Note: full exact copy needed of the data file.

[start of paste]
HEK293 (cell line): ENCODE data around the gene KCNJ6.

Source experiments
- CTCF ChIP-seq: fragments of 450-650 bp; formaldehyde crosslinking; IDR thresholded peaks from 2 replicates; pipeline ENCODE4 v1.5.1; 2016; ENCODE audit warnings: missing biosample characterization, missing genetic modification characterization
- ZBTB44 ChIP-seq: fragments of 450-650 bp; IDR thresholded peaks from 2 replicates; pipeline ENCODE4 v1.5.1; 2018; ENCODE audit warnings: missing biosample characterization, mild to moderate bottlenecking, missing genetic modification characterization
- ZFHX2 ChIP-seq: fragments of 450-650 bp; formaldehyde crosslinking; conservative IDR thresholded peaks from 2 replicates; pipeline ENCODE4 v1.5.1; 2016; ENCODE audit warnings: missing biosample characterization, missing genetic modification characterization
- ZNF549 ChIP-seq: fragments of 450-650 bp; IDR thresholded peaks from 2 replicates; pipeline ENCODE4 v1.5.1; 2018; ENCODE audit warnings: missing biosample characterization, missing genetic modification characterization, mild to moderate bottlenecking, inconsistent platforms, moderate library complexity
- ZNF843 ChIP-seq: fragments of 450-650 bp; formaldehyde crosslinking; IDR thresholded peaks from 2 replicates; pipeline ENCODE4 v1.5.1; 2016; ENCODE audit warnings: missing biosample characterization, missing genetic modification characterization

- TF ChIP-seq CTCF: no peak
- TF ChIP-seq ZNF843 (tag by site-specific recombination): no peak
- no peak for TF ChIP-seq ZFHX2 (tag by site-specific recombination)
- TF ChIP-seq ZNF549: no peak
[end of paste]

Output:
HEK293 (cell line): ENCODE data around the gene KCNJ6.

Source experiments
- CTCF ChIP-seq: fragments of 450-650 bp; formaldehyde crosslinking; IDR thresholded peaks from 2 replicates; pipeline ENCODE4 v1.5.1; 2016; ENCODE audit warnings: missing biosample characterization, missing genetic modification characterization
- ZBTB44 ChIP-seq: fragments of 450-650 bp; IDR thresholded peaks from 2 replicates; pipeline ENCODE4 v1.5.1; 2018; ENCODE audit warnings: missing biosample characterization, mild to moderate bottlenecking, missing genetic modification characterization
- ZFHX2 ChIP-seq: fragments of 450-650 bp; formaldehyde crosslinking; conservative IDR thresholded peaks from 2 replicates; pipeline ENCODE4 v1.5.1; 2016; ENCODE audit warnings: missing biosample characterization, missing genetic modification characterization
- ZNF549 ChIP-seq: fragments of 450-650 bp; IDR thresholded peaks from 2 replicates; pipeline ENCODE4 v1.5.1; 2018; ENCODE audit warnings: missing biosample characterization, missing genetic modification characterization, mild to moderate bottlenecking, inconsistent platforms, moderate library complexity
- ZNF843 ChIP-seq: fragments of 450-650 bp; formaldehyde crosslinking; IDR thresholded peaks from 2 replicates; pipeline ENCODE4 v1.5.1; 2016; ENCODE audit warnings: missing biosample characterization, missing genetic modification characterization

- TF ChIP-seq CTCF: no peak
- TF ChIP-seq ZNF843 (tag by site-specific recombination): no peak
- no peak for TF ChIP-seq ZFHX2 (tag by site-specific recombination)
- TF ChIP-seq ZNF549: no peak